May 2018

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There are reefs off Trinidad?

“It's a surprise to many, but yes there are coral reefs around Trinidad,” says Jahson Alemu I who has spent more than ten years investigating human impacts on tropical coastal and marine ecosystems. Most recently his dissertation study focused on Tobago reefs. “The largest reefs off Trinidad can be found at Salybia Bay in Toco and around Chacachacare. More widely distributed are coral reef communities which can be found along the east coast, along the north coast and parts of the northwest peninsula such as at Macqueripe.

“These reefs provide important nursery habitat for many ecologically and economically important fish species (including snappers, parrotfish, jacks and groupers), and support a wide diversity of species including sea turtles, rays, sea cucumbers, octopus, lobster and sponges.”

Dr. Farahnaz Solomon, a marine biologist and co-director of the NGO SpeSeas, believes that an understanding of how marine ecosystems contribute to livelihoods can stimulate positive changes in the way we use ocean resources, and effect policy. She says, “Coral reefs are often only appreciated for their beauty and bountiful biodiversity. Teeming with life, they are regarded as ‘rainforests of the oceans’ as they cover only 0.1% of the seafloor, and yet provide shelter for about 25% of all marine life. What is more important to know, this biodiversity is responsible for productive fisheries and thriving recreation and tourism sectors where reefs occur. Even ‘non-reef’ species may use the reef and associated systems to have their young or for protection during their larval and juvenile stages. Through all these services, reefs contribute significantly to human well-being.”

Dr Anjani Ganase, environmental columnist (Tobago Newsday), blogger ( and marine scientist who specializes in mapping ocean ecosystems, encourages us to look beyond our own shores to the connectivity of Caribbean coral reefs. She has recently written, “Tobago (and Trinidad) is fairly isolated. … To add to this isolation, Tobago’s coral reefs are frequently washed by fresh water outflows of the Orinoco River, which limits the number of coral species and other reef creatures that can successfully live here. Our closest potential supplier of new coral larvae is Barbados, which in turn may receive from other islands farther north, up the island chain.” She speculates that the re-population of most Tobago (and Trinidad) reefs may occur mainly through self-recruitment. This means that Tobago’s reefs are unique but also vulnerable. We may have very limited reef recovery after an island-wide disturbance to our coral reefs.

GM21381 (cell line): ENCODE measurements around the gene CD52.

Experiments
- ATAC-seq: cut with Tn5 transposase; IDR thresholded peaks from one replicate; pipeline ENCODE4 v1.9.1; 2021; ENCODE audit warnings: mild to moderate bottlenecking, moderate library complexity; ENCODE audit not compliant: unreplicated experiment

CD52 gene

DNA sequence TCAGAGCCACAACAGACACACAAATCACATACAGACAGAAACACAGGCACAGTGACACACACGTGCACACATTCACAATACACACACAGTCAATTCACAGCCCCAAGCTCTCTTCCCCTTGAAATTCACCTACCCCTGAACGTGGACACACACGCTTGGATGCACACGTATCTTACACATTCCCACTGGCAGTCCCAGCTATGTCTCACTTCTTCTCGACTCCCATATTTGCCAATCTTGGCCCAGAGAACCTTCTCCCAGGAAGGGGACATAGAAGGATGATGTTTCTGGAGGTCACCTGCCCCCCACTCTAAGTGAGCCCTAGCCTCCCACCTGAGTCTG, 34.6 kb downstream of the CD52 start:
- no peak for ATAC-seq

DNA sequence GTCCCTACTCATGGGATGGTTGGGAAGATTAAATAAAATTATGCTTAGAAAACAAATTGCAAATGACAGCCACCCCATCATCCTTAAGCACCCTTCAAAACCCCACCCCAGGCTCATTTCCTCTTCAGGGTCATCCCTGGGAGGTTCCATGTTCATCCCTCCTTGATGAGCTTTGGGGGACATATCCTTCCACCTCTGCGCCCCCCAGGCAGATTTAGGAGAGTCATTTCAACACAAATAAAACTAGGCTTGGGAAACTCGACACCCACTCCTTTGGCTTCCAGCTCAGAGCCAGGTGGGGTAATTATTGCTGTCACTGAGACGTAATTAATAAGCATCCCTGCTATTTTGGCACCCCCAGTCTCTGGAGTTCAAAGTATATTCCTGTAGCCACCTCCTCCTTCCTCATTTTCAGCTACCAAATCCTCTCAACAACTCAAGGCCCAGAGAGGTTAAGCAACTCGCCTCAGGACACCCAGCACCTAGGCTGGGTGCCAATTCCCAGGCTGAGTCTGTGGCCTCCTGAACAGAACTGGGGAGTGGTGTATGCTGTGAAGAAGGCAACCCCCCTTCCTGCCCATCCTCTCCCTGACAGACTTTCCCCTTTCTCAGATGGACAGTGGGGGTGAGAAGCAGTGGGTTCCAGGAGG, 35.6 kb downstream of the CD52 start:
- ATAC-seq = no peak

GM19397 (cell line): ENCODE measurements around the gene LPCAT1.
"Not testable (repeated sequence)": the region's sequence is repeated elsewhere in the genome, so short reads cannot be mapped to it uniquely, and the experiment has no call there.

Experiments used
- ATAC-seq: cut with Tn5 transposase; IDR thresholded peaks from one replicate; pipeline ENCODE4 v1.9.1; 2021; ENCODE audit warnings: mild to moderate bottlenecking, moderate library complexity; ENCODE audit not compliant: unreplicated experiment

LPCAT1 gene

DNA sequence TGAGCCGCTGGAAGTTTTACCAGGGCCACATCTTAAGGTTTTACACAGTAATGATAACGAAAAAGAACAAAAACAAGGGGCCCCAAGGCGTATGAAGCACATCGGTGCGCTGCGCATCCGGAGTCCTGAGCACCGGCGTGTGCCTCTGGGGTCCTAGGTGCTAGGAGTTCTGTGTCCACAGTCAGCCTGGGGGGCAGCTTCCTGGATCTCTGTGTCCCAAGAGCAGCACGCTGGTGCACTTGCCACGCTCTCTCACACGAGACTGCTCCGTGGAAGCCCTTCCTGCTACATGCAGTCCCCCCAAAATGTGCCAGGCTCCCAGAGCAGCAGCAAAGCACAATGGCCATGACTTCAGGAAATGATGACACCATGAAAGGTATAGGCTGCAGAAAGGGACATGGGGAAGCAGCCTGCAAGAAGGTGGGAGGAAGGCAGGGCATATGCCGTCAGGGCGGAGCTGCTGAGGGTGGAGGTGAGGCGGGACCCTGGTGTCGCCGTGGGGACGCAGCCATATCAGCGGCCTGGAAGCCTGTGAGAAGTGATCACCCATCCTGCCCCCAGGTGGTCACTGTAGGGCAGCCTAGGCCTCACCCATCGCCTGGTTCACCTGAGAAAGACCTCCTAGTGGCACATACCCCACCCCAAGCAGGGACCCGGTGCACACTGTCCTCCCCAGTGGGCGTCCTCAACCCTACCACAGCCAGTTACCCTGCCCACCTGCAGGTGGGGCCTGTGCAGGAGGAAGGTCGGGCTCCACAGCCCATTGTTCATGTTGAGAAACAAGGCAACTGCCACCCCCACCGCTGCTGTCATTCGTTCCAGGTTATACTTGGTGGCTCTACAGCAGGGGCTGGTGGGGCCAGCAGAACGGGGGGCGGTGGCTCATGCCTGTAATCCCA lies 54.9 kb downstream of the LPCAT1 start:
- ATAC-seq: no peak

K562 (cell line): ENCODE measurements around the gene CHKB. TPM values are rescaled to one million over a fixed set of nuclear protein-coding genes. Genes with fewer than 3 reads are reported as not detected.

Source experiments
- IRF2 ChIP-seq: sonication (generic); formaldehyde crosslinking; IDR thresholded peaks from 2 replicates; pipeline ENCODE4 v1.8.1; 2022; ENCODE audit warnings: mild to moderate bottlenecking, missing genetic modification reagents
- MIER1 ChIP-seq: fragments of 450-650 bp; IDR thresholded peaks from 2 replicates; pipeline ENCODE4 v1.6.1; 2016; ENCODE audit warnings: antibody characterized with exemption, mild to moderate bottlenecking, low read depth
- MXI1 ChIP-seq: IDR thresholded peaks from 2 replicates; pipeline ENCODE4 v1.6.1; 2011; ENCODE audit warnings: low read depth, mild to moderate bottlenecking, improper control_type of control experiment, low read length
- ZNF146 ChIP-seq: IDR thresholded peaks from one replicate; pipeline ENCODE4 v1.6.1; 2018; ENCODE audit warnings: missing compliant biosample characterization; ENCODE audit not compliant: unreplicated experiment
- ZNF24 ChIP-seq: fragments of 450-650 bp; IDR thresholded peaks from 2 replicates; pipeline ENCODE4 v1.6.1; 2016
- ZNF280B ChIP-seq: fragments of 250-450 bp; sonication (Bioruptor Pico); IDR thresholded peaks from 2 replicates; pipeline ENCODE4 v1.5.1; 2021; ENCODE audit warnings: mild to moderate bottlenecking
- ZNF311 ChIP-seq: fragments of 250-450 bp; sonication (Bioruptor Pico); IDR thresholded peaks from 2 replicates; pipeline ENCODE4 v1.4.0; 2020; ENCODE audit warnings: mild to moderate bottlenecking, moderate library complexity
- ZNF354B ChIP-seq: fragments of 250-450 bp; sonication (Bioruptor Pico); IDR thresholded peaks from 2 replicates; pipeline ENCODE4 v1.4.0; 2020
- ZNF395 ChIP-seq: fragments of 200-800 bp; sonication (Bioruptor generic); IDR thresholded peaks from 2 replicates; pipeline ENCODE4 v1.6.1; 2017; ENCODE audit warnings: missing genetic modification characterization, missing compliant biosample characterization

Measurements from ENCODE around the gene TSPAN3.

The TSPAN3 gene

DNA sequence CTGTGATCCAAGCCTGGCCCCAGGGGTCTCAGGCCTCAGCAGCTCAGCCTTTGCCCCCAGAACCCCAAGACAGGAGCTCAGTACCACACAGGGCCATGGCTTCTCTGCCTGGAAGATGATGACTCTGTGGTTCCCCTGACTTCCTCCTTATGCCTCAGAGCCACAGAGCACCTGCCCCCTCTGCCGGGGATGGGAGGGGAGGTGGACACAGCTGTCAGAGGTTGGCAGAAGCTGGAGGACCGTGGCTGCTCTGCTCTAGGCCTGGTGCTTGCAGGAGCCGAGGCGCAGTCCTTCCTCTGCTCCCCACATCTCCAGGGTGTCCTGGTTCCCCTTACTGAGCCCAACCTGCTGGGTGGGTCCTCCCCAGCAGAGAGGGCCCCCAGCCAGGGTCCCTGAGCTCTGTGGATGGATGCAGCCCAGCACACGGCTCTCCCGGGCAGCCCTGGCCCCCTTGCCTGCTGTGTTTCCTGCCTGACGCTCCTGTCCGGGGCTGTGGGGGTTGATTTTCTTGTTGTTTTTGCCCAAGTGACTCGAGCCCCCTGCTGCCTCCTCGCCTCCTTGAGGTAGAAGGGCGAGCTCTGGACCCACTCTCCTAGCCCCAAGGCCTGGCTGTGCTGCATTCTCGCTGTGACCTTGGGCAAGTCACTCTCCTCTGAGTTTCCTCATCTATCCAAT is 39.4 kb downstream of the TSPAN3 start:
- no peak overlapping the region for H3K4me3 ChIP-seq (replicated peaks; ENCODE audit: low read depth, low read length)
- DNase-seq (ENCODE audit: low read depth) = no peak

“Regional coordination of coral reef protection is crucial for the longevity of Caribbean reefs. …The damage to the reefs of Puerto Rico and the Virgin islands by hurricanes Maria and Irma in 2017 may prove a major blow to the reseeding of reefs of surrounding countries. We need to learn to maintain and boost our marine assets. Let us build the connections with the ocean and our reefs,” she concluded.

“Our decisions in everyday life also have a part to play in the conservation of coral reefs,” says Dr Amy Deacon, lecturer in Zoology and Science Communications at the UWI St Augustine, and member of the Trinidad and Tobago Field Naturalist Club. “We can each help to reduce carbon emissions that contribute to climate change; use energy-saving light-bulbs, turn off lights, and walk, bike, car-pool or take public transport whenever feasible.

“More directly, we can all try to reduce, reuse and recycle more. Avoid single-use plastics, such as straws, styrofoam boxes, plastic bags and bottles. Food vendors may look at you strangely when you refuse a straw, but they usually are willing to pack your food or drink in your own reusable container once you ask nicely. Use eco-friendly detergents or natural cleaning products like vinegar.

“Whether buying from the supermarket, fish market or a restaurant, we can try and make more sustainable choices. Certain fish species are especially overfished on our reefs, and others are caught with methods that damage the reef environment. In general you should avoid parrotfish, snapper, grouper, shrimp and shark.”

Amy is also Secretary of the Trinidad and Tobago Field Naturalists’ Club, a partner in IYOR T&T. Central to the Club’s mission are getting out and enjoying and appreciating nature, however, it is important to do so responsibly: “If you are lucky enough to get the chance to dive or snorkel, remember never to touch the corals and try not to stir up the sediment by putting your feet down as this can smother corals. Just swim past and enjoy their beauty. If boating, anchor in sandy areas so as not to damage the reef. Finally, learn more about coral reefs!”

So, how can we experience reefs? Jahson says, “To truly experience a coral reef you must get wet! Most of our coral reefs are located off Tobago, and glass bottom boat tours offer the opportunity to view and snorkel the Buccoo Reef and Speyside's Angel Reef. For the more adventurous, you can learn to SCUBA dive. At Toco and Chacachacare, the reefs are shallow enough to snorkel.”

Anjani, a member of the XL Catlin Seaview Survey team which pioneered public on-line access to views of coral reefs around the world, says, “For those who prefer to stay dry, XL Catlin Seaview Survey photographed coral reefs for you to do ‘virtual dives’ on amazing reefs from your computer or smart phone. You can visit these reefs in Australia, Indonesia, or the MesoAmerican Barrier Reef, at the Global Reef Record: or on Google: .”